The servers element tells Terracotta about how to the server behaves: on what port it listens, where
logs are, and so forth. The application instance is what's of concern to us. Here, we first spell out which
classes are to be clusterable in the instrumented-classes element.
The locks element lets us prescribe what behavior to ensure with regard to concurrent access of
fields on classes. The last element, the field-name element, is the most interesting. This instruction tells
Terrracotta to ensure that the changes to the customers field in the CustomerServiceImpl class are visible
cluster-wide. An element inserted into the collection on one host is visible on other hosts, and this is the
crux of our functionality.
10-2. Using Spring to Simplify Terracotta Configuration
You want to simplify configuration and have Terracotta cluster entire beans in Spring. Ideally, you'd like
to let Terracotta resolve the information that we're already defining about classes in Spring.
Terracotta supports specialized configuration just for Spring. You can reference beans by bean name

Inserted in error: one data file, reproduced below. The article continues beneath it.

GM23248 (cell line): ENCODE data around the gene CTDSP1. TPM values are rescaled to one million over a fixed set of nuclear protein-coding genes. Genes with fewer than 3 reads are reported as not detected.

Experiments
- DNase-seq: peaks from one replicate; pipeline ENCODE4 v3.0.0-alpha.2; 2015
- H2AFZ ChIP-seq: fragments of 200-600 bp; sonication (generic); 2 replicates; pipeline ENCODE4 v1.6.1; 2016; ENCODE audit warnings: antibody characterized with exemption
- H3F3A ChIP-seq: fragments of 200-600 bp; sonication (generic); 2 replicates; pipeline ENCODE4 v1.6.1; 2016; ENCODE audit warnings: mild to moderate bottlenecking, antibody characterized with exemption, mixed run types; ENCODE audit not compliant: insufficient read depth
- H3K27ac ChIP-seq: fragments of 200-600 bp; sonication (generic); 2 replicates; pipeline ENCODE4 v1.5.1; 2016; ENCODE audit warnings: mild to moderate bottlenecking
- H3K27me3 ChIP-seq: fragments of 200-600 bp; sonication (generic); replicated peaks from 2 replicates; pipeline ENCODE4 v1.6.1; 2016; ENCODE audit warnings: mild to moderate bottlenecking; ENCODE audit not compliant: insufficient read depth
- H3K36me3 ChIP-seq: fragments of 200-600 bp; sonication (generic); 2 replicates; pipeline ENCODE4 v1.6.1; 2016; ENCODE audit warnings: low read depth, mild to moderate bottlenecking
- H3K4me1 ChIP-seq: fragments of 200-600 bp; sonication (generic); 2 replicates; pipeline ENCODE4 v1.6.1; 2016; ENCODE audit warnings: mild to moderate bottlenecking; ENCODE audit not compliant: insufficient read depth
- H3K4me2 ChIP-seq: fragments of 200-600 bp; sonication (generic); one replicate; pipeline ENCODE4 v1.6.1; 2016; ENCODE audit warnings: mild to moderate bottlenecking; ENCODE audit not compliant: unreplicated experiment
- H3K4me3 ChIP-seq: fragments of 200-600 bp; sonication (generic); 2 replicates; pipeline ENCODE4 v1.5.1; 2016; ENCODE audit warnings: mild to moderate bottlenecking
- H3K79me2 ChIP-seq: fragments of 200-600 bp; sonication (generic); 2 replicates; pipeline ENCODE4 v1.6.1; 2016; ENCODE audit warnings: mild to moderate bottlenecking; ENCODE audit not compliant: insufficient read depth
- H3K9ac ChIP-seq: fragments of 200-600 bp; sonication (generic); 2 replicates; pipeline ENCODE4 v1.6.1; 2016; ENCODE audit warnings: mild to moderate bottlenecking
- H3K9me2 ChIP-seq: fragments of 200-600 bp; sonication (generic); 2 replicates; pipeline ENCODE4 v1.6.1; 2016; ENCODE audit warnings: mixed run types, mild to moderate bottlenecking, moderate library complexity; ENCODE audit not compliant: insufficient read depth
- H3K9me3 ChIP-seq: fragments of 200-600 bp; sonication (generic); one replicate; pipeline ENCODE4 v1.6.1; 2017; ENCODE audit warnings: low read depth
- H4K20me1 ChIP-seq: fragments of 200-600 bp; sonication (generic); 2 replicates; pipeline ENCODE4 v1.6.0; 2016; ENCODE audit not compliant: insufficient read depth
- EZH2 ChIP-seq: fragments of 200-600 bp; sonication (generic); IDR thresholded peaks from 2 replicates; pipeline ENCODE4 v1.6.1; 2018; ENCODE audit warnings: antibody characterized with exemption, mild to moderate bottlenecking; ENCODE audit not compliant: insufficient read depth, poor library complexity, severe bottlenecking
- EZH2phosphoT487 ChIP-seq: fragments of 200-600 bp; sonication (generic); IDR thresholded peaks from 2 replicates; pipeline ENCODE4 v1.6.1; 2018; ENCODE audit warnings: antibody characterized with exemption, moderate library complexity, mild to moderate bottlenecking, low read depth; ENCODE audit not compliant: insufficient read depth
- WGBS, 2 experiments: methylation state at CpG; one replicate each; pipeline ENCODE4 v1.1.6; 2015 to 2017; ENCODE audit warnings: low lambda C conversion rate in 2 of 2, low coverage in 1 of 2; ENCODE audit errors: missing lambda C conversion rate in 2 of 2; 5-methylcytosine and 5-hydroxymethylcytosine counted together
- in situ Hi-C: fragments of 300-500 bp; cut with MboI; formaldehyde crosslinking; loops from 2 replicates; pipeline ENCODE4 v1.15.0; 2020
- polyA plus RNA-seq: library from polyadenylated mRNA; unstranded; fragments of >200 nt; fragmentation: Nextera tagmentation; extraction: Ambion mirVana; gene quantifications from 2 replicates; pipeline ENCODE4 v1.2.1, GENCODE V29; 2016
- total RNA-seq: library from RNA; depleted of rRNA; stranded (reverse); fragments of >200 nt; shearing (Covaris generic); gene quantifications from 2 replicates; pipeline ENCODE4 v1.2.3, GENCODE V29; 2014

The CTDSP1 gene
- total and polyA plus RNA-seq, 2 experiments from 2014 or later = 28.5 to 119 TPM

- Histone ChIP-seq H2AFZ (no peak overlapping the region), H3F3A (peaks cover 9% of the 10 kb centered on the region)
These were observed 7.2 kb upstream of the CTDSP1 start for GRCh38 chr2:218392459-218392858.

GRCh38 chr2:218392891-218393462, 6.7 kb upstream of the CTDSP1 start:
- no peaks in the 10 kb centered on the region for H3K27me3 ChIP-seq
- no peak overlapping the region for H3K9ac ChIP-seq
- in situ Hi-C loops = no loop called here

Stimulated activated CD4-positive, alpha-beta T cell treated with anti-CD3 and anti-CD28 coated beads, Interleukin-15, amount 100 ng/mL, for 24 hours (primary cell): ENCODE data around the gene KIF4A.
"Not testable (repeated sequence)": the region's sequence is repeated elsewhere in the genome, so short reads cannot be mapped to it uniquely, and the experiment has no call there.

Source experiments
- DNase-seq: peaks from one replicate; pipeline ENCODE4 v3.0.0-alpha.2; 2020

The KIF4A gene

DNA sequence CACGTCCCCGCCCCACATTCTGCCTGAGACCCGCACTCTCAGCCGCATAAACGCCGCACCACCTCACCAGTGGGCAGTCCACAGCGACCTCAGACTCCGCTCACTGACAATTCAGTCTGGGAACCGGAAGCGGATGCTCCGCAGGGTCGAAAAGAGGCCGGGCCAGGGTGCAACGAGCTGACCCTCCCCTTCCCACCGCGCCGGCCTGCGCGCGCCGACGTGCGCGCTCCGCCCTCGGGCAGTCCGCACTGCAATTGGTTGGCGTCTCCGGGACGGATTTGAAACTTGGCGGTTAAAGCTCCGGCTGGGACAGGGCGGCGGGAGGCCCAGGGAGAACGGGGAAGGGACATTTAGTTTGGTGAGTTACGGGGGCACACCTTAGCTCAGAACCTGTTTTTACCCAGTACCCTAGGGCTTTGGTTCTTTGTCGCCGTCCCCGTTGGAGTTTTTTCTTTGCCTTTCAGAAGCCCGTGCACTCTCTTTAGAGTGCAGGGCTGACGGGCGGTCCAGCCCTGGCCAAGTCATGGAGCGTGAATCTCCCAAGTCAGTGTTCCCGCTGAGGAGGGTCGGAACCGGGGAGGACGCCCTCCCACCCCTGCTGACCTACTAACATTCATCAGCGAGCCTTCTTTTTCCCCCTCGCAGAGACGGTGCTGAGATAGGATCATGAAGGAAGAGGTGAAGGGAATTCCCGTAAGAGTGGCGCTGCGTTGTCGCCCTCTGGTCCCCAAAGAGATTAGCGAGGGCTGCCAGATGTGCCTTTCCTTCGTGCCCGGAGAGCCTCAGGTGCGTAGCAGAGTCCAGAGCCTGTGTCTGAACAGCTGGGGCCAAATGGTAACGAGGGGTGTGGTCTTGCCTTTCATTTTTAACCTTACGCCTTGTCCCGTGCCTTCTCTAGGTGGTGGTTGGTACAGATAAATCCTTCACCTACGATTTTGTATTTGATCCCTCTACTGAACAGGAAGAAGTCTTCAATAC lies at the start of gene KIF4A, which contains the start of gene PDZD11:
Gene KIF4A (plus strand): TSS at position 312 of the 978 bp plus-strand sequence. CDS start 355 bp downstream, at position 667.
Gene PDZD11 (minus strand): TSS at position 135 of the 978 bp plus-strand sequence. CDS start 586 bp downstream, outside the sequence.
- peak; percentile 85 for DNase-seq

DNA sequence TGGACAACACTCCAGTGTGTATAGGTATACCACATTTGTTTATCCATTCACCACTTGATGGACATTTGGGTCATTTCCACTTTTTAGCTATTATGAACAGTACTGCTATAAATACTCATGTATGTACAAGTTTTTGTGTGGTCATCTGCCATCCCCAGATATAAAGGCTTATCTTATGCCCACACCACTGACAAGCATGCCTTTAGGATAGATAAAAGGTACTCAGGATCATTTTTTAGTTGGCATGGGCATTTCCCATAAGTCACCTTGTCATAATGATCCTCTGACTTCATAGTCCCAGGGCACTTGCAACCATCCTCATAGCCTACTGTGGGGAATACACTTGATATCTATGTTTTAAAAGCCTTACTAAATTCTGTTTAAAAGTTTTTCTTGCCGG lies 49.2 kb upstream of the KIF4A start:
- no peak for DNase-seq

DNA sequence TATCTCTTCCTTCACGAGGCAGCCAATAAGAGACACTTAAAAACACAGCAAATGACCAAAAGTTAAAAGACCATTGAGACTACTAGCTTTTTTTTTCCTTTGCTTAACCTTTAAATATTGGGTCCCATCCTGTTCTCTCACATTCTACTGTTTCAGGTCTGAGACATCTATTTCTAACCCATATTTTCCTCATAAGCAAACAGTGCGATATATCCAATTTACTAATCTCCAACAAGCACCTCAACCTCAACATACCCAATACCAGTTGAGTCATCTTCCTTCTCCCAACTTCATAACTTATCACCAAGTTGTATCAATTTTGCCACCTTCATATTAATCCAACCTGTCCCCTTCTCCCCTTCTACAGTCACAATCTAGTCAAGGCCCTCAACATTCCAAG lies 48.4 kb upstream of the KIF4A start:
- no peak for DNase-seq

and it'll take care of resolving associated members of the object graph.
The configuration that we saw in the last recipe works fine for most cases, but it can quickly become
tedious. Let's turn to Spring to simplify things, conceptually. In the previous example, we built an
unnervingly simple application and then complicated it by introducing an XML configuration file. This
situation would be further frustrating if we were using Spring, in which case we'd have to configure the
same entity and service, two different ways.
Terracotta can benefit your Spring application directly and indirectly. In this example, we discuss
using Terracotta to scale out Spring configured beans, directly. However, Terracotta also offers a
powerful Ehcache integration and (in newer versions) there is Terracotta-based Hibernate provider as
well. Thus, if you're using Ehcache with Hibernate, or as a separate install, this is a compelling option.
Further, if you're using Hibernate and choose to use the Terracotta-based caching provider, there's
value in Terracotta. Another area where Terracotta may significantly speed up your application is with
its support for the HTTP Session. This can generally be useful to any web application, but in particular it
can be very powerful for Spring Web Flow, which manages HTTP session memory.
Terracotta supports configuration using Spring-specific elements that let it infer a lot of the same
data that we configured explicitly in the last example. First, let's take a look at the configuration of the
classes as Spring beans. There's no need to put these collaborators together using Java; we merely need
to acquire our reference from the context ( customerconsole-context.xml ).